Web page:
As the temperature drops, sweaters make their way to the front of the closet, sunlight hours dwindle and extended evenings at the beach become less frequent, it's the perfect time to snuggle up with a book and get stuck into those reading challenges properly. Here are seven book recommendations to binge without the glorious call of summer.
"In New York, he would live for them, but in San Francisco, he could live for himself. And though he does not like to think about it, though he in fact avoids the subject pathologically, he allows himself to think it now: What if the woman on Hester Street is right, and the next few years are his last? The mere thought turns his life a different color; it makes everything feel urgent, glittering, precious."
The Immortalists is Chloe Benjamin's second book, where four siblings are told the exact dates they are going to die from a psychic in 1960s New York. The story stretches through to their adult life, where they grapple with their own life choices, each vastly different from the next. As their lives unfold, this book brings to mind the notion of predetermination and self-fulfilling prophesies. Can you know too much?
"Different things are different colors because they absorb some wavelengths of the visible light spectrum, while others bounce off. So the tomato's skin is soaking up most of the short and medium wavelengths—blues and violets, greens, yellows and oranges. The remainder, the reds, hit our eyes and are processed by our brains. So, in a way, the color we perceive an object to be is precisely the color it isn't: that is, the segment of the spectrum that is being reflected away."
The Secret Lives of Color is a true marvel, where the author has turned a lifelong obsession with colour into a study that tells the story of our culture through the years. She explores 75 shades and the parts they played in history — from Picasso's blue period, the scarlet women and to Van Gogh's yellow sunflowers. This book exudes colour and culture as each story, history and description unfolds.
"Somebody's going to be murdered at the ball tonight. It won't appear to be a murder and so the murderer won't be caught. Rectify that injustice and I'll show you the way out."
An interesting concept of a book for the murder mystery enthusiasts out there, The Seven Deaths of Evelyn Hardcastle has been compared to an Agatha Christie, with a splash of Downtown Abbey and a sprinkling of Groundhog Day. Our protagonist Aiden, finds himself reliving the death of the young heiress of the house over and over, each time within another of the guest's body. He can not escape until he can piece together the story and figure out who really murdered the young girl.
"White Supremacy is this nation's oldest pyramid scheme. Even those who have lost everything to the scheme are still hanging in there, waiting for their turn to cash out."
Ths firely book by Oluo crafts a straightforward guidebook to the nuances of conversations surrounding race in America. Touching on topics such as white supremacy, the Black Lives Matter movement and the N word, Oluo paints a perfect picture of the new age issues and conversations dealing with race. A great read, filled with insight and poignant explanations.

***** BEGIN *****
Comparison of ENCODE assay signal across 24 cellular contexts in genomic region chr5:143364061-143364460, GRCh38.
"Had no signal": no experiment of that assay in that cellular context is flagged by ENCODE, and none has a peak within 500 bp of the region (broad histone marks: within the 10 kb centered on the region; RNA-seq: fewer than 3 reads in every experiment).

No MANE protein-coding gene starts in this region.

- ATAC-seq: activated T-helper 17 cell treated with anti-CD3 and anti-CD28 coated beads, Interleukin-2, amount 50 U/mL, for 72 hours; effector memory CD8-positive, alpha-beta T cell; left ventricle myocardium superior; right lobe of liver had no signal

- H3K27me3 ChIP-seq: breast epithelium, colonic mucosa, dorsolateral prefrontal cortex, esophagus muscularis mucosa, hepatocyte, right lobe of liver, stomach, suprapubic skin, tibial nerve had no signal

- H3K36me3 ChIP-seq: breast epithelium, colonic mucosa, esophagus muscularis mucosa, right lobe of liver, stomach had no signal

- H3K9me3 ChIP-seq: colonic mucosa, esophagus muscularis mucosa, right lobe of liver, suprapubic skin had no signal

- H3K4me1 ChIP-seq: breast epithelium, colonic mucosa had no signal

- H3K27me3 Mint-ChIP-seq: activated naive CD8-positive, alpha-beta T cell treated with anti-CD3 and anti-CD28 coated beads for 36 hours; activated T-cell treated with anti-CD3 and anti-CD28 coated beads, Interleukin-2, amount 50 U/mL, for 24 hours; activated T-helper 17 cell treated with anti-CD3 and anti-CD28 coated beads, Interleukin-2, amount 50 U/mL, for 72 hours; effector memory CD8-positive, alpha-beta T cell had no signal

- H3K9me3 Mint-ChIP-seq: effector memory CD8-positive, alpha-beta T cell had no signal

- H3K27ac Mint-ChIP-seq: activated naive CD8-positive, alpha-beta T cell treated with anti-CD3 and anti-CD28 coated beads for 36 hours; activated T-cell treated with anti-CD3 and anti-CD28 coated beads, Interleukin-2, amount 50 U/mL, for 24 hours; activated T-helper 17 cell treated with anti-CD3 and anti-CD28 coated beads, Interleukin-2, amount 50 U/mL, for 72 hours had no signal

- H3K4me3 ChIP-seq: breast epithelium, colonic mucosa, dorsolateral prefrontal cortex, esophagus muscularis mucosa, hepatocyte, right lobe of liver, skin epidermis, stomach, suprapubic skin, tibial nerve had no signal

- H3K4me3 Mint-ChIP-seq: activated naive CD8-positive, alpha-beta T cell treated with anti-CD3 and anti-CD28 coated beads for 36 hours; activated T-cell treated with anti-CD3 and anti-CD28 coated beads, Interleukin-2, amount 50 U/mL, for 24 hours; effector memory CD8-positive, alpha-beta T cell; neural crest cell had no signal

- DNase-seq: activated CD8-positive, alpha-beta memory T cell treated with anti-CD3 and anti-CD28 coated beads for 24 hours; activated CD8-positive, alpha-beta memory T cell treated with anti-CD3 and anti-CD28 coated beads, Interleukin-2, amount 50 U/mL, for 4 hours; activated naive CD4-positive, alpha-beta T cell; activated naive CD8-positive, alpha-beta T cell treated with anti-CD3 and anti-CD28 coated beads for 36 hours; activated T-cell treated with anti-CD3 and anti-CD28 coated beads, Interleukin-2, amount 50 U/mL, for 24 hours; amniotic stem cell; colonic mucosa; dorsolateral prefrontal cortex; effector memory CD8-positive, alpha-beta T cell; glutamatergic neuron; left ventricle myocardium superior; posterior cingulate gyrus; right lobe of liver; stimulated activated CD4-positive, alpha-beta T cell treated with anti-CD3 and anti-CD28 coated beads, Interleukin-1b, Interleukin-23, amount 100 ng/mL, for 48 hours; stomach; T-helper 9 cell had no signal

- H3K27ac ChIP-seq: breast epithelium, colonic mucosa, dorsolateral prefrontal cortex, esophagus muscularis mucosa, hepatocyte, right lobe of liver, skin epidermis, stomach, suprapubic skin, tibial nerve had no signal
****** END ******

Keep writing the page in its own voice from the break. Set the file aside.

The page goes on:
"I shut my ears, averted my eyes, turning instead to what I thought at the time was pain's antidote: silence. I was wrong... Silence feeds pain, allows it to fester and thrive. What starves pain, what forces it to release its grip, is speech, the voice upon which rides the story, this is what happened; this is what I have refused to let claim me."
Tracey K Smith is a Pulitzer Prize-winning poet with an art for stitching together the perfect piece of prose. Although not a new release, this book is deep in its introverted self reflection and imbued with vocabulary perfect for a dose of inside autumnal thinking. Smith adequately paints a picture of her own upbringing, a happy life, set with its own challenges as she comments on cancer, race and her deep desire to be a writer.
"He's already run the standard battery of questions, checked the check boxes, computed the data: hears voices = schizophrenic; too agitated = paranoid; too bright = manic; too moody = bipolar; and of course everyone knows a depressive, a suicidal, and if you're all-around too unruly or obstructive or treatment resistant like a superbug, you get slapped with a personality disorder, too. In Crote Six, they said I "suffer" from schizoaffective disorder. That's like the sampler plate of diagnoses, Best of Everything. But I don't want to suffer. I want to live."
Told from alternating perspectives, this heartbreaking novel is about two sisters: Miranda and Lucia. Two vastly different characters, their story is thrust into the depths of sacrifice and tough choices when their mother dies, and Lucia begins to hear voices. As she grapples with her mental illness through life, to what extent do the bonds of sisterhood last when oceans are between them.
"What does the word "spinster" do that "bachelor" doesn't do? Why do they carry different associations? These are language acts, people!"
A highly imaginative novel where abortion is once again illegal in America, in-vitro fertilisation is forbidden and every embryo has the right to life, liberty and property in the Personhood Amendment. Four woman try to navigate the changes and barriers, while battling with the classic themes of motherhood, identity and freedom. This book is dives into each story, brining out the core themes of human rights and womanhood, as a truly riveting read.